Making My Way to a Comfy Lifestyle

So here’s a confession: I’m a personal trainer, I am deeply curious about fitness and nutrition, I love strengthening the body, both mine and others', but I am really, really lazy in my own practice of fitness.

I am not the kind of fitness person who wakes up every morning and goes for a 5-mile jog. I’m not the kind that weighs their food on a scale and makes sure their protein shakes have complete amino acids. I pay for my own personal trainer to make sure I work out at least twice a week, and while I generally try to eat enough proteins and micronutrients every day, you’ll find me enjoying my dessert and not thinking about the consequences.

I was offered to join Comfy Lifestyle as I was just starting my new career as a personal trainer at Comfy Fitness. I took the opportunity with gusto and curiosity, but I had next to no knowledge on what to expect. For those of you who are also curious but unsure about the program, I’d like to share my experience.

First we get into the habit of tracking our nutrition. No need to change anything, just record the things I eat and send to our group chat at the end of the day (I often sent the next morning). What I realized throughout the program is how personal and even vulnerable this is. People have days when they have an emotional breakdown and undereat. People have days they stress eat. I’ve done both, many times. But what was remarkable was that the group started sharing not just the nutritional reports, but also reflections on the days that went well or didn’t go well. And that led to our members giving one another support in their unique ways.

I once asked the group, after three consecutive days of undereating from stress and anxiety, what would be some nutritional and calorie-dense foods I could eat when I have severely low appetite. Kira, our Comfy Lifestyle coach replied and told me to stay away from sugar if you can, try to eat fatty foods that are easy to swallow like nut butter, cheese, avocados. Samee, the therapist, suggested I plan out eating times in the day, and try to eat something when that time comes, even if it’s a small amount. Other members expressed empathy and support, which was of immense help for me at the time.

Even though there was no specific agenda or meal plans assigned to us outside of tracking and reporting, a support system like this helped me make changes that I needed for myself. While the stress hormones tried to convince me to eat sugar, I started choosing less-processed fat to fill me up and get enough calories in to meet my body’s minimum needs. These were things I already knew from my educational background, but hearing it from the group at the time of my specific concern gave me better reason and motivation to follow through. Very different from learning about it in books and test prep.

The second module was physical activity: all the other movements we do throughout the day besides intentional exercise. One month into nutritional tracking, we started reflecting our days and estimating the amount of time we spent on our feet. During this month, I was still having panic attacks on a regular basis, so I asked the group if those count as physical activity, as they were as physical (if not more) as a light walk or even a core exercise. The initial answer from Kira was no, we want to define physical activity as something we want to increase in our lives if possible. That’s also why fidgeting doesn’t count either. Made sense to me, and I carried on tracking and reporting accordingly.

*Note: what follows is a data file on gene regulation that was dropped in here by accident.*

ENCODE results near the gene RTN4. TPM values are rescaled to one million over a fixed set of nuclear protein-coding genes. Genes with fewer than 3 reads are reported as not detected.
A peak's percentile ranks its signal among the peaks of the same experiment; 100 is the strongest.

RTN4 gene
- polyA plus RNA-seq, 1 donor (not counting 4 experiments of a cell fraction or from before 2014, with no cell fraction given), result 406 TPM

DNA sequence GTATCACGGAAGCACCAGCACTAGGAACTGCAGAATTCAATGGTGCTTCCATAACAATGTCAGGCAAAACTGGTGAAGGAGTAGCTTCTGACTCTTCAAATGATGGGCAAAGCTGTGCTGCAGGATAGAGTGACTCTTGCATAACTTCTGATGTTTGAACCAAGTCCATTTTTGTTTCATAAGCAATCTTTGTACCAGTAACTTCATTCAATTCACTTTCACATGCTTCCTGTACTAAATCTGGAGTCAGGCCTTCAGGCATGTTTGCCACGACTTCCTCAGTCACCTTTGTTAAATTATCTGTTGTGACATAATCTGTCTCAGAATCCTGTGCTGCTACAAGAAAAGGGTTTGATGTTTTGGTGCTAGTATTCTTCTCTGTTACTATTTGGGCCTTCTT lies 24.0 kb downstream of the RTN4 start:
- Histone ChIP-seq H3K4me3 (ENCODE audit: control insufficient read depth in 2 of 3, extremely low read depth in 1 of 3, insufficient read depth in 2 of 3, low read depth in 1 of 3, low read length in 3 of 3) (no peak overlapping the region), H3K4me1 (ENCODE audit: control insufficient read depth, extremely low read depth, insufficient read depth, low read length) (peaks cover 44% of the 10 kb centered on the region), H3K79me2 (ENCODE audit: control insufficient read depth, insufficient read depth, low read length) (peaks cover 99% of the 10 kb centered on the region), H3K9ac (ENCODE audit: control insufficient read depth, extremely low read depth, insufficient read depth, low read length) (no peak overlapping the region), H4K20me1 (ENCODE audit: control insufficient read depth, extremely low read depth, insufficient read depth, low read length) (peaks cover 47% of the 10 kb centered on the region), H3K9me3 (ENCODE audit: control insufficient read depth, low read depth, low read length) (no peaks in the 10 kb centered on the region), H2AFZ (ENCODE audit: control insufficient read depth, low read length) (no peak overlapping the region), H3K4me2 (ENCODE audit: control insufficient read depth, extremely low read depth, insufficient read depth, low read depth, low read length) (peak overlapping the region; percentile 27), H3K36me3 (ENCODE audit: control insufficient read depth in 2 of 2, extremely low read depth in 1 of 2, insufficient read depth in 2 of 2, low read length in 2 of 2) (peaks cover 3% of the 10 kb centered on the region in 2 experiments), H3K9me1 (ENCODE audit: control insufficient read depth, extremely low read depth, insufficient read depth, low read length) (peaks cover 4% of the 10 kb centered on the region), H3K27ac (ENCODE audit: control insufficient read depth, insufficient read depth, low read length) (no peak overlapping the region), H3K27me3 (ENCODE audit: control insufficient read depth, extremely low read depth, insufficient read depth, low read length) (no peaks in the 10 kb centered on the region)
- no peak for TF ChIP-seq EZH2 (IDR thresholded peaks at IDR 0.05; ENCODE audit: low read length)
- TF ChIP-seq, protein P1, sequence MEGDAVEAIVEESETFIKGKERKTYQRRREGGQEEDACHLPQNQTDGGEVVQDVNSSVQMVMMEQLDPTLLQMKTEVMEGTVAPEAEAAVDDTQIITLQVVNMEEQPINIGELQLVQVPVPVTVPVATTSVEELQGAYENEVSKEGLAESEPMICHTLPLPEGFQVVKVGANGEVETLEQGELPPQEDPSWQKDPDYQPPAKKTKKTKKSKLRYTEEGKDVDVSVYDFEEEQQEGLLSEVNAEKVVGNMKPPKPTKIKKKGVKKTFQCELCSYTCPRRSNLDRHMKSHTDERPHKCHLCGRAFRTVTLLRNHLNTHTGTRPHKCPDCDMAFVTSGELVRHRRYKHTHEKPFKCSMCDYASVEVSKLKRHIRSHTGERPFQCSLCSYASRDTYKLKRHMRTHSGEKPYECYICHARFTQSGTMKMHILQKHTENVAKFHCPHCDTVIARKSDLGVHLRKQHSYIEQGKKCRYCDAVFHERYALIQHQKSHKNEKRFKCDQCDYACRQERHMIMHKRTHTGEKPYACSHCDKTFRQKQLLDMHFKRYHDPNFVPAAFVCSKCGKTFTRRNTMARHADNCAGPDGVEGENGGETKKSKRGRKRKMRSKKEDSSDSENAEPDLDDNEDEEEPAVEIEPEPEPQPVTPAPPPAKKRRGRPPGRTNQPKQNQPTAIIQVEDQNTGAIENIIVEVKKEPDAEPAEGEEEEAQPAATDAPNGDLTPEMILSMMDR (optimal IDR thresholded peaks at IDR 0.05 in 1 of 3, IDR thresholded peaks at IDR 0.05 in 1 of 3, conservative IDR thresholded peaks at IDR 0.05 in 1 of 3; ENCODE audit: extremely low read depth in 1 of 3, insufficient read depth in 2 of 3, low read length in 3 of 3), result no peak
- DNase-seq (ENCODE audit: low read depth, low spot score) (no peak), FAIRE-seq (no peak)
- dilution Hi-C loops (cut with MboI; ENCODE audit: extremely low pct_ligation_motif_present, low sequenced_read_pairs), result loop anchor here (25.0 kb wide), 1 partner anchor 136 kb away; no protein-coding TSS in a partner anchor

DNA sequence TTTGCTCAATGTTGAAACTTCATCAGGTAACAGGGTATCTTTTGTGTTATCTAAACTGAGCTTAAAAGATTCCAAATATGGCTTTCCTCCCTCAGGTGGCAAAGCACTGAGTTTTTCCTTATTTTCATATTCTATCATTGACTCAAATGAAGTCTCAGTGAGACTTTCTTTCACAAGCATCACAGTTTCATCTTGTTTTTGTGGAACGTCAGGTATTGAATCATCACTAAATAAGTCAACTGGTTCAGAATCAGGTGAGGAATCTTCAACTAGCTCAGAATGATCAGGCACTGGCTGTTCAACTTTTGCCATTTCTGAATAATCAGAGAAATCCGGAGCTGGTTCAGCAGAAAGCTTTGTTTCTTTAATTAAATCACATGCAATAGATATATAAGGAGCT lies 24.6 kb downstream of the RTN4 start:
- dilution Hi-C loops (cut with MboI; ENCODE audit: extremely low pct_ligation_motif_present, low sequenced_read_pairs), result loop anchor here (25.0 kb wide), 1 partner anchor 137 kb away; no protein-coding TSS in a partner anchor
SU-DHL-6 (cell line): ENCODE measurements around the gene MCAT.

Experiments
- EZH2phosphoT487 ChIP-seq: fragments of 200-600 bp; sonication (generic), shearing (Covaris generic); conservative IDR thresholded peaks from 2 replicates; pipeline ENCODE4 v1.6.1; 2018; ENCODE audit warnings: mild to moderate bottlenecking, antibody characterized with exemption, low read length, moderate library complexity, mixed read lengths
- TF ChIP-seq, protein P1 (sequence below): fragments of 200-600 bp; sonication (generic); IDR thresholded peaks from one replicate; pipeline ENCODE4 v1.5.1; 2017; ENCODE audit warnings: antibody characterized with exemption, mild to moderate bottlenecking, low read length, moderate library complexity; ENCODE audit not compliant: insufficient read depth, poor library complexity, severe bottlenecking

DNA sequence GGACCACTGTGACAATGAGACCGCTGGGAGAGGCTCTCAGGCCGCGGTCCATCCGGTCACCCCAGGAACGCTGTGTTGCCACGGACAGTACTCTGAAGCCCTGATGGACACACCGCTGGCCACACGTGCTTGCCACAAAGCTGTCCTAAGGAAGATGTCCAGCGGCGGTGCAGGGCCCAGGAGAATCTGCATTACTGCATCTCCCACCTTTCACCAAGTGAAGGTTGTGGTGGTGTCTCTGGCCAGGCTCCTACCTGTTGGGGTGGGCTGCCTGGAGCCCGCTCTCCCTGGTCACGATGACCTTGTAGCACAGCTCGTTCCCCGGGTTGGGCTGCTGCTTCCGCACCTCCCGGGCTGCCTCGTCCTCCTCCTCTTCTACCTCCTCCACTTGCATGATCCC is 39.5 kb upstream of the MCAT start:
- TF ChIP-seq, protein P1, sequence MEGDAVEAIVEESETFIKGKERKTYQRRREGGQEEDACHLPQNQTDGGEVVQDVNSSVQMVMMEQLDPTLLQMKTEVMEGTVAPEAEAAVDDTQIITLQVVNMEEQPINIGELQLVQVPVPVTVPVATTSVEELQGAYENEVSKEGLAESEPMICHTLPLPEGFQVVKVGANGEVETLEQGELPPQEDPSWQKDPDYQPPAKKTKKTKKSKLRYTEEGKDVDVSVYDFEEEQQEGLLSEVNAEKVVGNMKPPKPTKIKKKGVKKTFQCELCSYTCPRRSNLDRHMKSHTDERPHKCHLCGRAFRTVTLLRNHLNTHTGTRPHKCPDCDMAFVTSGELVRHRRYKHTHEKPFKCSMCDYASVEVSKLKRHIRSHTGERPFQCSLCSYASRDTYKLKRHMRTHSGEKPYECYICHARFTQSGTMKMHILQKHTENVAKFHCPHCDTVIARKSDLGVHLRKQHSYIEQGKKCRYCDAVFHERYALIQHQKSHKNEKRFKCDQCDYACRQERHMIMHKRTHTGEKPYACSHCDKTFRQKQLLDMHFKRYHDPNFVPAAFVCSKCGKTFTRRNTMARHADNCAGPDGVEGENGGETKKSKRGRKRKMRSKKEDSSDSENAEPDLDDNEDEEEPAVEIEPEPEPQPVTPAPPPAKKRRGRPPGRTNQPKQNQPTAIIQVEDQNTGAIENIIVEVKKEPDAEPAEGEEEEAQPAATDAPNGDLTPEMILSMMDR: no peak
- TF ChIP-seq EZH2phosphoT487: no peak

One night during this module, I was having an intense panic attack verging on psychosis. The symptoms were so severe that I started feeling suicidal. What was left of my sanity made me reach out to the Comfy Lifestyle group. “I’m having a really difficult time, emotionally. Please send me some support if you can.” Messages of love and concern started coming in, and I read them out loud to myself as I battled my emotions and thoughts in a dark bathroom. The next day, I confided to Kira about the details of the night. She expressed love and concern, and talked to Samee about how to support me through my anxious moments. The suggestion they came up with was this: try to be standing during panic attacks, and that would count as physical activity. If I can find one simple way to claim some sense of control over an otherwise turbulent condition, if I can find a way to make myself more active and physically present even by just a little bit, I can give myself credit for doing physical activity.

It wasn’t always easy. In fact, most of the time I had a panic attack, I still wasn’t able to even sit. I was curled up in a fetal position, trying to calm down from convulsing and hyperventilating. Sometimes I was struggling to take a breath in. When I did manage to stand, I was still struggling, physically and emotionally. Goddamn you, Kira, this isn’t working!

But looking back, this suggestion planted a seed in my mind. In times of chaos, I can always carve out a small room in my heart to be curious: what one thing can I do to claim a small victory for myself? The amount of trackable physical activity I got from standing during panic attacks was miniscule, probably less than an hour total. However, this shift in approach, along with the encouragement from the Comfy Lifestyle members, amounted to one of my proudest moments of that month. I saw a panic attack coming, and live-streamed my process of exercising it off. Again, this might seem insignificant, but after months of helplessness and self-harming, and weeks of trying to merely sit or stand during panic attacks, this was a huge achievement for me.

Our third module, my personal favorite, was mindfulness - trying to practice at least 5 minutes of guided meditation a day. Outside of the recommendation to use the Headspace app, there were no requirements or rules so long as it was minimum 5 minutes of intentional, focused breathing time.